5.1.1.4. Role of the Teacher

5.1.1.4.1. In pragmatism the teacher serves as a facilitator of the curriculum rather than an authoritarian figure to whom the students must provide their attention at all times. The benefit of this is that the teacher creates a more collaborative atmosphere that enables the students to take some responsibility for and control over their education. In so doing, they are likely to gain more from learning in this way.

5.1.1.5. Methods of Instruction

5.1.1.5.1. Individual and group learning are key components of pragmatism. Similar to the role of teacher as a collaborator, the methods used to teach in a pragmatic way were those that promoted collaboration, such as tables that students could gather around or move so that they could work individually. Field trips that reinforced classroom instruction were another method. The methods of instruction in pragmatism were geared toward providing students the ability to grow in a society-type setting, one where they could converse with their peers and were allowed to be more autonomous with their freedoms.

5.1.1.6. Curriculum

5.1.1.6.1. Curriculum in the pragmatist philosophy believed that subjects could be taught in an integrated manner. They believed that certain topics could lend themselves to the various areas that are studied in education - math, science, English, history, literature, art, etc. They also believed the curriculum should grow and change as the students and society dictated at the time, thus providing a relevant course of study at all times.

6. Sociological Perspectives, Chapter 4

6.1. Theoretical Perspectives Concerning the Relationship Between School and Society

6.1.1. Functionalism

6.1.1.1. Those who ascribe to this perspective consider how ideas or people function together as a whole. The interdependence of the parts is very critical to this perspective. As such, they believe students should be placed in programs consistent with their abilities and that allow them to interact best with their environment.

6.1.2. Conflict Theory

6.1.2.1. This who are proponents of this theory believe there is a struggle at play in the education system. They believe that certain students are favored over others, that students and teachers are at odds with each other and that teachers and administrators also are in a power struggle with each other.

6.1.3. Interactionalism

6.1.3.1. Those who belong to the idea of interactionalism view the previous two theories as abstract yet generalized. Instead, interactionalists would prefer to try to blend the concepts of functionalist theory and conflict theory so that provide a better picture of where the school truly is.

6.2. 5 Impactful Effects of Schooling on Individuals

6.2.1. Knowledge and Attitudes

6.2.1.1. Schools that are more academically inclined and stricter on a routine basis tend to produce students who demonstrate high levels of learning. As student achievement levels rise, so do their knowledge base and their attitudes toward learning and society.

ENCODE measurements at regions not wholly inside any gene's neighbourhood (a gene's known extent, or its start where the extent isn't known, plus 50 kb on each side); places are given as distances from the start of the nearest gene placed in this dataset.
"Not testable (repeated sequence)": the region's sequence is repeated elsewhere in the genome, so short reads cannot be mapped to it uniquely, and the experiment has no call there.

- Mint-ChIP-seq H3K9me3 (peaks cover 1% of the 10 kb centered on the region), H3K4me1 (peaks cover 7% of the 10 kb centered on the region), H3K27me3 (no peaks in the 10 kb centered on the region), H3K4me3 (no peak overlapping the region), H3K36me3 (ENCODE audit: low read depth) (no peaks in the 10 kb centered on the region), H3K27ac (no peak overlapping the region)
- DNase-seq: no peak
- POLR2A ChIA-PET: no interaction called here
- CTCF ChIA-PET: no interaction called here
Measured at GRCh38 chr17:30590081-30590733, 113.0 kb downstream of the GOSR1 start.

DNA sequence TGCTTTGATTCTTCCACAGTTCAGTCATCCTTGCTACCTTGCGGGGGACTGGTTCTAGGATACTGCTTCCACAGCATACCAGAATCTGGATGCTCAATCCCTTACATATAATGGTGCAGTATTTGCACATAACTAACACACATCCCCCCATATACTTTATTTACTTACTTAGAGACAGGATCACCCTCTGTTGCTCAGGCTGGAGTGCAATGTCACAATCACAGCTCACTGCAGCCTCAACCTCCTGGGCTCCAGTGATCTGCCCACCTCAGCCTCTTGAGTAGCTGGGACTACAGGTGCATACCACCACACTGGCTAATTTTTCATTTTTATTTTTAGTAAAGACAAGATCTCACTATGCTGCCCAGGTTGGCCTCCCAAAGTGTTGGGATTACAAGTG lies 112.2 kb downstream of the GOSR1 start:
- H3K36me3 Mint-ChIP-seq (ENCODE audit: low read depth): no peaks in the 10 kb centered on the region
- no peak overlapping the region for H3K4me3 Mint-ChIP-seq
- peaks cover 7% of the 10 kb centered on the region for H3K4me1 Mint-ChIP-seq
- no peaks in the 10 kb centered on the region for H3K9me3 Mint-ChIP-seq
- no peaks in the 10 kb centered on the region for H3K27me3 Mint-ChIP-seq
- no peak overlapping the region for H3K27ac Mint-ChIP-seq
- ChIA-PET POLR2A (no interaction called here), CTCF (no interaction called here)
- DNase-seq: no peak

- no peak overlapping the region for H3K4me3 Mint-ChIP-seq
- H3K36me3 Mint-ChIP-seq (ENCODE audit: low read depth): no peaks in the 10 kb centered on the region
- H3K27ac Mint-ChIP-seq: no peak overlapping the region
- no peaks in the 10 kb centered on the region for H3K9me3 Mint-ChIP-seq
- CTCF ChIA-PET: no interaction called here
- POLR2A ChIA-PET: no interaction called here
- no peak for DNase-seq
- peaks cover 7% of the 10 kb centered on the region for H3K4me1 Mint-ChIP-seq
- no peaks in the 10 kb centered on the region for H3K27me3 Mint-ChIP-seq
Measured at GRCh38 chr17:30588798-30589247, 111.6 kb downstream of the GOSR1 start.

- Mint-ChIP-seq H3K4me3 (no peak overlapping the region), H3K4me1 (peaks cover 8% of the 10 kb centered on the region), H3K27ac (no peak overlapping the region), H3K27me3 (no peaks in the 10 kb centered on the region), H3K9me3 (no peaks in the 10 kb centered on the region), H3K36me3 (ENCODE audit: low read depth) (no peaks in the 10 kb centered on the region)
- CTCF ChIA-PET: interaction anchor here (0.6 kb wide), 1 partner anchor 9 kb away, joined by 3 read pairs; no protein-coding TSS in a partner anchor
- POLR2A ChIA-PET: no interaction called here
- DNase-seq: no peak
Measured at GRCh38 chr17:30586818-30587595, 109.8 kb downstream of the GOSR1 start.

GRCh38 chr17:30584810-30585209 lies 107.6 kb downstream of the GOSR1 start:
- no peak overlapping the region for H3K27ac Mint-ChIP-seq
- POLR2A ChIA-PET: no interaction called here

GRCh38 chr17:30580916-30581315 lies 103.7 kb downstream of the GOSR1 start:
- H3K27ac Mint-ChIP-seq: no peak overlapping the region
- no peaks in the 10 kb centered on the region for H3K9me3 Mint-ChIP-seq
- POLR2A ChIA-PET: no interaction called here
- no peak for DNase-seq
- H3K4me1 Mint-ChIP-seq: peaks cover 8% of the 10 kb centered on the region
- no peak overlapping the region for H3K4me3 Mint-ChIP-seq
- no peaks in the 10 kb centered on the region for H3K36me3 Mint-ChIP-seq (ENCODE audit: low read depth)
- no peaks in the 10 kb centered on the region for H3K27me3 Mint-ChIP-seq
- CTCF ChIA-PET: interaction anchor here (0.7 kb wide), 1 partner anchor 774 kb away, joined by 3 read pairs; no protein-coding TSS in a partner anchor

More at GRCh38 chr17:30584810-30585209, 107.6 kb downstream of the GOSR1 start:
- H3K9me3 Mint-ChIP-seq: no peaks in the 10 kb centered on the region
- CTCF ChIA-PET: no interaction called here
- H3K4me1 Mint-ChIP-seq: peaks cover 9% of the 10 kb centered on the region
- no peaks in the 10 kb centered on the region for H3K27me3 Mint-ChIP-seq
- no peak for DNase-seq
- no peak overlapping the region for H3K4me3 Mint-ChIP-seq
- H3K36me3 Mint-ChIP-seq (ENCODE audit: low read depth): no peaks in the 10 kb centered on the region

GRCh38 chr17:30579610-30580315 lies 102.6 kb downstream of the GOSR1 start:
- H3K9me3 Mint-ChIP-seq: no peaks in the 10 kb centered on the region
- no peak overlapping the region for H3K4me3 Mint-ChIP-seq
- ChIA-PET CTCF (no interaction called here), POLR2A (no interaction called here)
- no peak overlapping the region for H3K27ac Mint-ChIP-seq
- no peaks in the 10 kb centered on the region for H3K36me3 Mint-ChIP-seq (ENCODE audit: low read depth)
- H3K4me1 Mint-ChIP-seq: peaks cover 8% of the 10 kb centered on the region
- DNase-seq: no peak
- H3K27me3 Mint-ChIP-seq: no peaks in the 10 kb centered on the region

6.2.2. Employment

6.2.2.1. Though having a degree has proven to lead to higher levels of employment it does not necessarily correlate to high success rate once employed. The likely cause for this is that employers want to be assured that employees are capable of following instructions, staying on task, and completing assignments even though there may be varying levels to which these are done.

6.2.3. Teacher Behavior

6.2.3.1. Through their behavior, teachers can either promote positivity and build their students up or they can emote negativity and hinder student growth. The way a teacher behaves and interacts with his/her students largely influences the way the students come to think about themselves and their abilities and the opportunities they have to be successful.

6.2.4. Inadequate Schools

6.2.4.1. Unfortunately, there can be a large variance in the quality of education a school provides. Students who live in suburban areas or attend private schools are more likely to receive a quality education than their counterparts who live in inner-city or urban settings. The effect can even go beyond the diploma to the way students view themselves in relation to their social value.

6.2.5. Tracking

6.2.5.1. Tracking, though likely intended to be a positive construct, can actually be positive or negative depending on how it is used. Students who are assigned to higher level tracks tend to perform better and receive better teaching than do students who are placed on lower tracks. If care is not taken, a student's track can essentially become a self-fulfilling prophecy if either the positives or negatives are reinforced by the school.

7. Equality of Opportunity, Chapter 8

8. Educational Inequality, Chapter 9

9. Educational Reform, Chapter 10